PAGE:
Coronavirus and contracts
April 1, 2020
- Force majeure means a surprising and unpredictable circumstance that has occurred to a party of a contract that prevents the fulfillment of the contractual obligation.
- A distinction must be made between the coronavirus pandemic and the subsequent actions of the authorities. Although a coronavirus pandemic may not in itself constitute a force majeure situation, an obstacle such as a force majeure may become actual due to official regulations.
- Other conditions and possibilities that may be applicable should be explored. For example, a case where the Act on Commercial Leases allows the contract to be terminated if the apartment or part thereof has been ruled out of the tenant’s control.
- The force majeure can be invoked either generally or by contract. Check what has been agreed in the contract for force majeure, requirements, time limits, and penalties. The appeal should also indicate how the coronavirus pandemic is affecting the fulfillment of contractual obligations.
- The party relying on the Force Majeure should be able to demonstrate that the performance of the contract was prevented by such obstacle.
- In preparing the contract, consideration should be given to whether and in what form a force majeure clause should be recorded.
The pandemic caused by coronavirus (COVID-19) has prompted authorities to take measures to prevent the spread of the virus. Both the coronavirus pandemic and the measures designed to combat it have an impact on all sectors of society, and challenges can be identified in the business sector, particularly in the tourism sector, in the organization of events, and as challenges as well as disruptions in the industrial supply chains. One big question that arises is how the coronavirus and the resulting actions of the authorities, such as restrictions on fundamental rights as a result of the Emergency Powers Act, affect the contractual relationship between parties.
Contractual relationship and binding nature of the contract
In contract law, the fundamental principle and starting point is the binding nature of the contract; that is, the parties are bound to their performance obligations as defined in the contract. Breach of contract can result in liability for damages, contractual penalties, or other legal sanctions.
Although the starting point is the binding nature of the contract, there are exceptions to it, such as the unfairness of the contract, invalidity, nullity, and force majeure.
What is force majeure, and what is the purpose of it?
Force majeure refers to an exceptional, unforeseeable, and overwhelming adversity beyond the parties’ control that impedes the fulfillment of obligations under the contract. A force majeure situation is one that the parties cannot reasonably avoid or overcome. Such obstacles have traditionally been considered to include war, natural disasters, disruption of public transport, a general strike, and also epidemics.
The ultimate purpose of Force majeure is to relieve the affected party of its liability for damages, which would generally be due to the failure of fulfilling the contractual obligations. There is no general definition of force majeure, and evaluation is always case-specific.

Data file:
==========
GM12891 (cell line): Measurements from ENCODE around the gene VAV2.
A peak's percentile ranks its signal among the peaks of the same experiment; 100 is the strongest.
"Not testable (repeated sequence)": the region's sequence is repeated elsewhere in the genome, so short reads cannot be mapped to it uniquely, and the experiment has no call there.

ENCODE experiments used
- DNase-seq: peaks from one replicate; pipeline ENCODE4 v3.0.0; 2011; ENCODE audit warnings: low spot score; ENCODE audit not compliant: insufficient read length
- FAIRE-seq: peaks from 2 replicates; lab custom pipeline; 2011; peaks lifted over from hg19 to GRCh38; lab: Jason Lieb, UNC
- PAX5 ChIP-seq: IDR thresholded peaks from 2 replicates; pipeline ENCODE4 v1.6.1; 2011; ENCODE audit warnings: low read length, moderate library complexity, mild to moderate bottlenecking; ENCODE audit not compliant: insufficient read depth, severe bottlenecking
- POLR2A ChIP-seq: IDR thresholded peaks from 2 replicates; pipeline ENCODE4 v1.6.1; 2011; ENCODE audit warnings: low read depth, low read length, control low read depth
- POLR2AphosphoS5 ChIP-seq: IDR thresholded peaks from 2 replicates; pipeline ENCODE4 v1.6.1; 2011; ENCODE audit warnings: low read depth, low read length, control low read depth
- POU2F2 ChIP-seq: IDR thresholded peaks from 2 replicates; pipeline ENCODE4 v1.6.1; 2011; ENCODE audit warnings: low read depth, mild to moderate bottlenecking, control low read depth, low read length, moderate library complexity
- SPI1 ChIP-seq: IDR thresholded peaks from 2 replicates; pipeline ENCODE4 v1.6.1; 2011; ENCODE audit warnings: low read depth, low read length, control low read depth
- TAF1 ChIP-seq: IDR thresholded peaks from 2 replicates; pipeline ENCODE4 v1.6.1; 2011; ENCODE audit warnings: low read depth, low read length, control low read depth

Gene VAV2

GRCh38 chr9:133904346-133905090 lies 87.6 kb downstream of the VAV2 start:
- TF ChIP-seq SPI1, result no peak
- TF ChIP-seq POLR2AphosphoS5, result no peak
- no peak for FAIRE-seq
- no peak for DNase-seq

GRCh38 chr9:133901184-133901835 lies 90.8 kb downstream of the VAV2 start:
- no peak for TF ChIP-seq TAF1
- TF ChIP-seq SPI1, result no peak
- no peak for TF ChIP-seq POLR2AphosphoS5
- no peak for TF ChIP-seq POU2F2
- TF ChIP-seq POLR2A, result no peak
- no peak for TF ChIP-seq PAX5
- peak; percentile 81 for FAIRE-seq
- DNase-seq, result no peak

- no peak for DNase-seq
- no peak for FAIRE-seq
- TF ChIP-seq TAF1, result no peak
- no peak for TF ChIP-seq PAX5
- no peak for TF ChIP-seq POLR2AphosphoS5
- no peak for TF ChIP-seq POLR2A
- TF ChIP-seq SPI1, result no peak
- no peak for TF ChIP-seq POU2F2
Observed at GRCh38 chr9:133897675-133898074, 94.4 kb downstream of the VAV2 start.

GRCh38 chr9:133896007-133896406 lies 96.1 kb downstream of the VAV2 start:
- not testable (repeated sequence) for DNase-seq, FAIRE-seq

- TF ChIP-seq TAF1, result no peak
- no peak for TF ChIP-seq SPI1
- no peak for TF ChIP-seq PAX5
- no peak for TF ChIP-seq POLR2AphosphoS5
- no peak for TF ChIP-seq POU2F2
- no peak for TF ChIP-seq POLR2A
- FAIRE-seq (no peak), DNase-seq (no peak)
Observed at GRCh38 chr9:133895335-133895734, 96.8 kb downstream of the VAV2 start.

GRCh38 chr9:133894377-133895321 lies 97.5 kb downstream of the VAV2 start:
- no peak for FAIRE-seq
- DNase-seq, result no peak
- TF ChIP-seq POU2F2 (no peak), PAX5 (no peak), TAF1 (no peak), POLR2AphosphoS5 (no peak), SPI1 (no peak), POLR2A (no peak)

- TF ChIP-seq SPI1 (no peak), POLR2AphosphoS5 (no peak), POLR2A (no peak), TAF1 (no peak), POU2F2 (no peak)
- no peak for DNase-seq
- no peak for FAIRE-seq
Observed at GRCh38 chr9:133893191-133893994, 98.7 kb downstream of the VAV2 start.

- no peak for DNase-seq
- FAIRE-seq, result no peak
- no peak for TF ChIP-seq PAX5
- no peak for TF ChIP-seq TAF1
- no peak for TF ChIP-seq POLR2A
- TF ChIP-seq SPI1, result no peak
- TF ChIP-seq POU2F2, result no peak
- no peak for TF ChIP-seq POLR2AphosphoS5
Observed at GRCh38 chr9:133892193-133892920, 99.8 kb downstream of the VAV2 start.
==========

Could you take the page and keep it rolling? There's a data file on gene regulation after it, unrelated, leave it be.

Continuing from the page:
Is the coronavirus pandemic comparable to force majeure?
A change of circumstances does not, in principle, justify failure to perform a contractual obligation. If the change of circumstances can be considered to have been caused by an obstacle classified as force majeure, withdrawal from the contract is in principle possible.
The coronavirus epidemic was declared a pandemic by the World Health Organization on March 11, 2020. Although the coronavirus pandemic has caused unpredictable changes in business and contractual relationships, it still may not in itself create an obstacle comparable to that of a force majeure. Instead, the force majeure may be formed from the combined effects of coronavirus pandemic and from the measures taken to control its spread.
Force majeure situation should be such that,
- which the party could not foresee or take into account when concluding the contract, and
- which cannot be prevented or reasonably counteracted by a party.
It is further required that such circumstance makes the fulfillment of contractual obligations excessively difficult or unreasonable.
The appealing party must be able to demonstrate, in a concrete way, how the corona pandemic has prevented the fulfillment of contractual obligations. For example, in certain situations, where cases of coronavirus have led to sick leaves, it could be an obstacle to fulfilling contractual obligations.
It is also essential to distinguish a situation in which the contract contains a force majeure clause and a situation in which there is no explicit contractual term in place. If an explicit force majeure clause is found, the situation must be interpreted primarily in the light of this condition and the intentions of the parties. The force majeure clause exhaustively lists the situations in which the condition may be applied.
According to the general principle of contract law, the terms of force majeure may also apply where there is no explicit force majeure clause in the contract.
The unfairness of the contract
The force majeure threshold has been set at a high level, yet there are other grounds that can be appealed. Such may be the unfairness of the contract. For example, it would be unreasonable to have an event spontaneously canceled due to an underlying governmental order and still have to pay subcontractors, as agreed.
Appealing to the unfairness of a contract is an exception, the application of which requires case-by-case consideration.
Markus Myhrberg, partner, mobile +358 40 505 5343, email@example.com